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This is how imposter syndrome uses success against us

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Imposter syndrome It is a psychological phenomenon that leads some people to have a distorted view of their own merits and abilities. In fact, you could almost say that it makes your own success look like a problem. Let's see how it is.

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What is it like to experience imposter syndrome?

Imposter syndrome is characterized by a pattern of behavior that is characterized by the existence of doubts about their own abilities, fear of failure and low expectations regarding the results of their own projects. It usually occurs at the beginning of challenges that the person gives value to, such as a new job, being a new parent, starting a business, receiving an award, etc.

Although imposter syndrome is not a recognized disorder as such in the Diagnostic and Statistical Manual of Mental Disorders (DSM-5), it is estimated that approximately 70% of people have experienced this phenomenon some time.

Usually, people with this syndrome may consider that others unreasonably magnify or overestimate their own achievements

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; hence they think they are impostors. In this way, they believe they are not worthy of the recognition that others (friends, bosses, etc.) give them and show concern that others might discover that they are not as smart or skilled as they might seem.

His strange relationship to success

As a mechanism, people with imposter syndrome They may attribute their success or skill to luck, chance, their own charisma, or simply being in the right place at the right time.. Ultimately, they tend to focus on what is alien to oneself when explaining their success and recognition, considering that they are not up to the task. These feelings described can lead the person to work even harder and increase her effort in the face of fear of being unmasked, which can lead to greater success and feedback on initial beliefs and feelings.

The pattern described it is not associated with a high failure rate or a history of unexpected results, quite the opposite. Despite the fact that the person may have the recognition of merits and achievements in certain competencies, the associated feeling in the face of new challenges is quite different. The perception regarding self-efficacy, the selfconcept, the social dimension and high self-demand seem to be related to this phenomenon.

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What can be done before him from Psychology?

One of the tests to evaluate the impostor syndrome is the CIPS, developed by Pauline Clance. The questionnaire assesses concerns about being a fraud and doubts about one's ability and intelligence. Likewise, it inquires about the attribution of merits and the inability or difficulty to accept praise and recognition for the good results obtained.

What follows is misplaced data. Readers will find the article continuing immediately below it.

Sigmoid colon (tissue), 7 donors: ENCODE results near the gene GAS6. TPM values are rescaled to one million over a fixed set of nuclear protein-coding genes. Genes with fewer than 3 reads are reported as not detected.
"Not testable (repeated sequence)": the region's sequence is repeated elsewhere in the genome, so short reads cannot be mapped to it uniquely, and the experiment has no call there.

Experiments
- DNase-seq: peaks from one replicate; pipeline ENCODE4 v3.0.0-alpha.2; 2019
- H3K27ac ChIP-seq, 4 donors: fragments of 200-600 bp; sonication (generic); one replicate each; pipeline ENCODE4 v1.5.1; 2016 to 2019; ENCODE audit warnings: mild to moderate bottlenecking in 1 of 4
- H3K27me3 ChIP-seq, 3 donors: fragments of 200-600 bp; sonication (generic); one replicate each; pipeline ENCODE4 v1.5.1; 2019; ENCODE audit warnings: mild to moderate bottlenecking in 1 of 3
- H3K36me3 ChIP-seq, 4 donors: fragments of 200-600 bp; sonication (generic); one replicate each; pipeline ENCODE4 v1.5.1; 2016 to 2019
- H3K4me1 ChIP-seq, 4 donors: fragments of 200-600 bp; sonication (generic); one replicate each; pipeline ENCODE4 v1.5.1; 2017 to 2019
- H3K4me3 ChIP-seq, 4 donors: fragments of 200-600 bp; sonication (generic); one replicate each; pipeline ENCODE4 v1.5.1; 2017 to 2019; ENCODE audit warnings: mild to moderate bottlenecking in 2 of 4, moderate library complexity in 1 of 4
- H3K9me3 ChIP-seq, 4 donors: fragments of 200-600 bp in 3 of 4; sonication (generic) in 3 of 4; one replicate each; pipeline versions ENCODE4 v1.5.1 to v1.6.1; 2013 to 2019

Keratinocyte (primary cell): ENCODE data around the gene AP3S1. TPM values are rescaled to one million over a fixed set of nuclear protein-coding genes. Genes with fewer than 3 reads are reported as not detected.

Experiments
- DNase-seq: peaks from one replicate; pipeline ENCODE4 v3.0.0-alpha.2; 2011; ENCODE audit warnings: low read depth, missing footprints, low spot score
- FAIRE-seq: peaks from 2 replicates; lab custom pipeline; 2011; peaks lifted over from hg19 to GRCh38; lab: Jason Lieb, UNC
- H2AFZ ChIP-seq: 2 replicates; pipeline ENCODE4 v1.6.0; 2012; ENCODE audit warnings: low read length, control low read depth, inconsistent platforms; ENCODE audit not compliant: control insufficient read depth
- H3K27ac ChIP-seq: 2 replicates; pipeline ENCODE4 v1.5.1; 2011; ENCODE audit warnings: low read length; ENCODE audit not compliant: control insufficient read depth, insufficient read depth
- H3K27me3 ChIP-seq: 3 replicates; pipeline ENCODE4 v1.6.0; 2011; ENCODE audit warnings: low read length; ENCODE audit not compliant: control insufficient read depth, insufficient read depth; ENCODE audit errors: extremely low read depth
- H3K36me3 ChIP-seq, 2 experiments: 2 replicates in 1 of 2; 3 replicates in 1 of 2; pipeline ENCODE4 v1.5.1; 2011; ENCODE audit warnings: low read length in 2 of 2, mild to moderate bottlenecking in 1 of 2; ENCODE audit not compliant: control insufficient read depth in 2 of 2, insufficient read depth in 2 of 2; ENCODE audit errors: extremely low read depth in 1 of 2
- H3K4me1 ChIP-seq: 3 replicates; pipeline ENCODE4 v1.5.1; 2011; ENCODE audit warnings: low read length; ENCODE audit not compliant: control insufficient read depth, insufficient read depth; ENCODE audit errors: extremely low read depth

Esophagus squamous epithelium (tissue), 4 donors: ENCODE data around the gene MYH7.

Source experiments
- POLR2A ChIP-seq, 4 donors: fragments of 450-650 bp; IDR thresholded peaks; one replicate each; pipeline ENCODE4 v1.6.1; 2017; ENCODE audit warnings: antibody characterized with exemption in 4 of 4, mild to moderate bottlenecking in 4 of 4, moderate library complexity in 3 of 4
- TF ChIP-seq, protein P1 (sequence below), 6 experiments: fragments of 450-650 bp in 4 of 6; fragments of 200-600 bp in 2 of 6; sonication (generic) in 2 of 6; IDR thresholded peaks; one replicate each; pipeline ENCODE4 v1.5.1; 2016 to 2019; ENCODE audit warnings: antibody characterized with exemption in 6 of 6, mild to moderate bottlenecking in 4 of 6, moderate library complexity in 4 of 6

However, as in most disorders and problems related to mental health, it is difficult for the person to recognize these symptoms and to seek psychological help. Some of the statements that the person with this tendency could identify with are as follows:

  • "It can make me feel like I'm smarter than I look."
  • "I'm afraid of not meeting the expectations of others."
  • "I tend to remember more the moments in which I have failed compared to the situations in which I succeeded."
  • "I have a hard time acknowledging compliments or praise for my achievements."
  • "I worry about not successfully completing my tasks or projects, even though others tell me that I am capable."
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In therapy, work on self-assessments, self-efficacy and perfectionismAmong other areas, it can help the person to accept and value their achievements, reducing the negative feelings described. Knowing and elaborating on this question could bring benefits to life satisfaction and have a positive impact on academic and work environments. Therefore, faced with the impostor syndrome get in touch with psychologists is a recommended option.

Bibliographic references:

  • Jiménez, E. F., & Moreno, J. B. (2000). Defensive pessimism and the impostor syndrome: analysis of its affective and cognitive components. Journal of Psychopathology and Clinical Psychology, 5 (2), 115-130.
  • Bogiaizian, D. (2018). Imposter Syndrome and Anxiety.
  • Chrisman, S. M., Pieper, W. A., Clance, P. R., Holland, C. L., & Glickauf-Hughes, C. (1995). Validation of the Clance imposter phenomenon scale. Journal of Personality Assessment, 65 (3), 456-467.
  • Vergauwe, J., Wille, B., Feys, M., De Fruyt, F., & Anseel, F. (2015). Fear of being exposed: The trait-relatedness of the impostor phenomenon and its relevance in the work context. Journal of Business and Psychology, 30 (3), 565-581
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